atemerev has asked for the wisdom of the Perl Monks concerning the following question:

I'm going to write a module for creating financial charts from Perl, like the ones you might have seen at Yahoo Finance. I know some Gd-fu, but last time I have used Gd around 4 years ago, so there's a question: maybe now, in year 2008, there are some modern alternatives to Gd? (particularly I'd appreciate logical coordinate space / vector rescaling). Or Gd is still as good as sliced bread, and there is no point in all this TMTOWTDI-ness?

Moreover, probably someone has already written a financial charting package in Perl, put it on CPAN, and I just haven't heard of it?

Replies are listed 'Best First'.
Re: An alternative for Gd?
by moritz (Cardinal) on Apr 15, 2008 at 11:55 UTC
    If you don't like GD::Graph you could try Chart.

    And since perl is a glue language you can also use it quite easily to generate gnuplot or grace files. (The homepage says that it's a WYSIWYG tool, but under the hood it uses script files just like gnuplot).

    And with those two tools you can do nearly everything you want.

Re: An alternative for Gd?
by marto (Cardinal) on Apr 15, 2008 at 12:00 UTC

      For information:

      I installed Chart::OFC with cpan shell under Debian without problem.
      Not the same thing with a Fedora server ): Some troubles with weak references.
      Reinstalling Scalar::Util from cpan solved the problem.

      See this node


      'Ebry haffa hoe hab im tik a bush'. Jamaican proverb
Re: An alternative for Gd?
by stvn (Monsignor) on Apr 15, 2008 at 15:05 UTC

    I have always used GD for my graphs too, but recent experimenting with Imager has produced some results, you might want to give it a look.

Re: An alternative for Gd?
by superfrink (Curate) on Apr 15, 2008 at 19:27 UTC
    I used gnuplot a while ago because I didn't want to have to deal with the line-drawing logic GD required. (I also haven't used GD in a couple years.) With gnuplot the script just generats a text file and runs gnuplot. has some financial graphing using gnuplot.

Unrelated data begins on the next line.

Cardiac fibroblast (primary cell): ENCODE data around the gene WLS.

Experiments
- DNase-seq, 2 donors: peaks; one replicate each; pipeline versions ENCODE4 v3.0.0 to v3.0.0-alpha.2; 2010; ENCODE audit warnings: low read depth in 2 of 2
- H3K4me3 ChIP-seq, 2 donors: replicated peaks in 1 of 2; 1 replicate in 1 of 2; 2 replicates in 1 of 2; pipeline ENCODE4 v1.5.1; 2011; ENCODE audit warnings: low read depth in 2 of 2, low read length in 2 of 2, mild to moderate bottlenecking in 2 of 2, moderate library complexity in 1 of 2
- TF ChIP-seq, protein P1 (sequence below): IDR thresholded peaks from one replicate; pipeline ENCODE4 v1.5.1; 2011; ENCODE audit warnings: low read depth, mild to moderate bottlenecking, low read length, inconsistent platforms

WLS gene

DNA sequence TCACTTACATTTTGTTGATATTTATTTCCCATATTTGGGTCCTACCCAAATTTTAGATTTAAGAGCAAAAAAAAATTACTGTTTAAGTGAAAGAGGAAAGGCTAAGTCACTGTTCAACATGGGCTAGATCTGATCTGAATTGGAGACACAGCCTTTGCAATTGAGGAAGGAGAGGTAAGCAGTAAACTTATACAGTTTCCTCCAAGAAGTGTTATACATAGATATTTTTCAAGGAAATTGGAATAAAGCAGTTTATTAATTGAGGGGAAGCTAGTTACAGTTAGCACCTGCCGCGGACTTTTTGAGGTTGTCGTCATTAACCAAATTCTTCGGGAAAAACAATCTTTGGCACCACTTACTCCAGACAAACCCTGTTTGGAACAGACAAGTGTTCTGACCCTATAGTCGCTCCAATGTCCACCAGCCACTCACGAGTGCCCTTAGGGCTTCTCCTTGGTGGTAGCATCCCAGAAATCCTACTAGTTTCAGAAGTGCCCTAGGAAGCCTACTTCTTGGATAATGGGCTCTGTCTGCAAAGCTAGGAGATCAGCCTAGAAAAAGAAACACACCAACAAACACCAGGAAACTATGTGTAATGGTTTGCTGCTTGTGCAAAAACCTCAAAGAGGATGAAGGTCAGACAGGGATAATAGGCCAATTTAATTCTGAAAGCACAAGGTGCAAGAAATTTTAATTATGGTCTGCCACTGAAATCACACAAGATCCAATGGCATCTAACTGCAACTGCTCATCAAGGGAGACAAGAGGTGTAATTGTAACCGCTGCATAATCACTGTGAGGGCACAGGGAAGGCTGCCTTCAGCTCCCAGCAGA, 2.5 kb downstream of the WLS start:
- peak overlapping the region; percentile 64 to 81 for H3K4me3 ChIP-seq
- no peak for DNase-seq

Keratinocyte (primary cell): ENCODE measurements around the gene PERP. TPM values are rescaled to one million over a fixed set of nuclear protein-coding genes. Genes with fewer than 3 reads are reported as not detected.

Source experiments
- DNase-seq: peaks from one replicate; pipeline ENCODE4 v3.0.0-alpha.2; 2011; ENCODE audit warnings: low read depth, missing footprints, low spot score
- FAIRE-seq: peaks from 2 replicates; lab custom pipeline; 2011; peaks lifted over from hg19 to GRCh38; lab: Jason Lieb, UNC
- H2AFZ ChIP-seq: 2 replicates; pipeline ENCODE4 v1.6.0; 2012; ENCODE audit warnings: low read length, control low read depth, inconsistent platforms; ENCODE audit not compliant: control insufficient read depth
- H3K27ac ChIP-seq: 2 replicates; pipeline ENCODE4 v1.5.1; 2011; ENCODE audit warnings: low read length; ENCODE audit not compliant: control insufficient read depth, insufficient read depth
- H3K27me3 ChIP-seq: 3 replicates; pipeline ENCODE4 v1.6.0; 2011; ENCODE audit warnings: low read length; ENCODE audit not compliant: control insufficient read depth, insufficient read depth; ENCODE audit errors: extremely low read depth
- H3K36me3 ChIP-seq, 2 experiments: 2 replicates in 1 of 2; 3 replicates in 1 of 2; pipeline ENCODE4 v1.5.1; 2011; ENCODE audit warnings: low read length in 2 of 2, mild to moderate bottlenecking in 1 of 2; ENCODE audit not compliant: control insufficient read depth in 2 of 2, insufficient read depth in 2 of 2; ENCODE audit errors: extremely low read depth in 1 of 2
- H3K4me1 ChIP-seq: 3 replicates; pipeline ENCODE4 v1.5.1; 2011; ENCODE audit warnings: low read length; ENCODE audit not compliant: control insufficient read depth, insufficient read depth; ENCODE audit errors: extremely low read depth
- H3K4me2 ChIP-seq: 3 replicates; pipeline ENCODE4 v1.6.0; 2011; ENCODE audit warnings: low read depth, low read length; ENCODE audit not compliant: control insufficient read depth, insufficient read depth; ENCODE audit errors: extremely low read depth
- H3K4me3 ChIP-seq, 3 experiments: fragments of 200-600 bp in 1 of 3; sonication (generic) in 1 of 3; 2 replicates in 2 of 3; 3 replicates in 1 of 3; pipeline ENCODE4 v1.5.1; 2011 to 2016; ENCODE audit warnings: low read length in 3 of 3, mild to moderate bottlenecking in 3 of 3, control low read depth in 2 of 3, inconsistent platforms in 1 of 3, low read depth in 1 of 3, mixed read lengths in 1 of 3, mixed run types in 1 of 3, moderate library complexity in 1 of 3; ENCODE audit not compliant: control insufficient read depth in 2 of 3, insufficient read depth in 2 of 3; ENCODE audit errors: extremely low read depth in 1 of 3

There is also flot that does all the graphing in javascript.

      It seems to be exactly what I need. I will surely give it a try.

      Thank you.

Re: An alternative for Gd?
by zentara (Archbishop) on Apr 15, 2008 at 15:40 UTC
    You could look at Cairo (which Gtk2 is based on). Cairo will produce svg's from the commandline (it dosn't need X). The only drawback is you will need to manually make your axis.

    I'm not really a human, but I play one on earth. Cogito ergo sum a bum
Re: An alternative for Gd?
by samtregar (Abbot) on Apr 15, 2008 at 16:44 UTC
    I would most definitely use Google Charts for this. I used it on some time-series data recently and it was a breeze. With any luck I may never have to touch GD again!


      With any luck I may never have to touch GD again!

      Just curious: what don't you like about GD?

        Just about everything. The installation, the API, the docs, the way the output from GD::Graph looks, the speed, the font support hassles. About the only good think I can say is that it does work.

        On the other hand, Google Charts has great docs, works fast, looks great, has great anti-aliased fonts and has a decent API (could be better).


      Since it's going to be a public service with (hopefully) heavy loads, I don't think deferring chart processing to Google Charts is a good idea. Or it is? Have to check first.
        If by public service, you mean browser based, perhaps you should bypass Perl for a purely browser based, Javascripted solution, namely, <canvas>. In which case, not only do you avoid the hit for pushing the data to Google, you can actually avoid the hit for processing in your server, and let the browser do the rendering.

        <canvas> does have some issues (no native text drawing, no native IE support, hard to get static copies of the image, etc.), but its a fairly serviceable solution.

        Here's some pointers:

        Perl Contrarian & SQL fanboy
        Google seems to be pretty good at supporting heavy load! Lots of heavy traffic sites use their free Google Maps service, for example. There's no limit on usage, but they do ask that you inform them if you expect to generate more than 250,000 charts per day (!).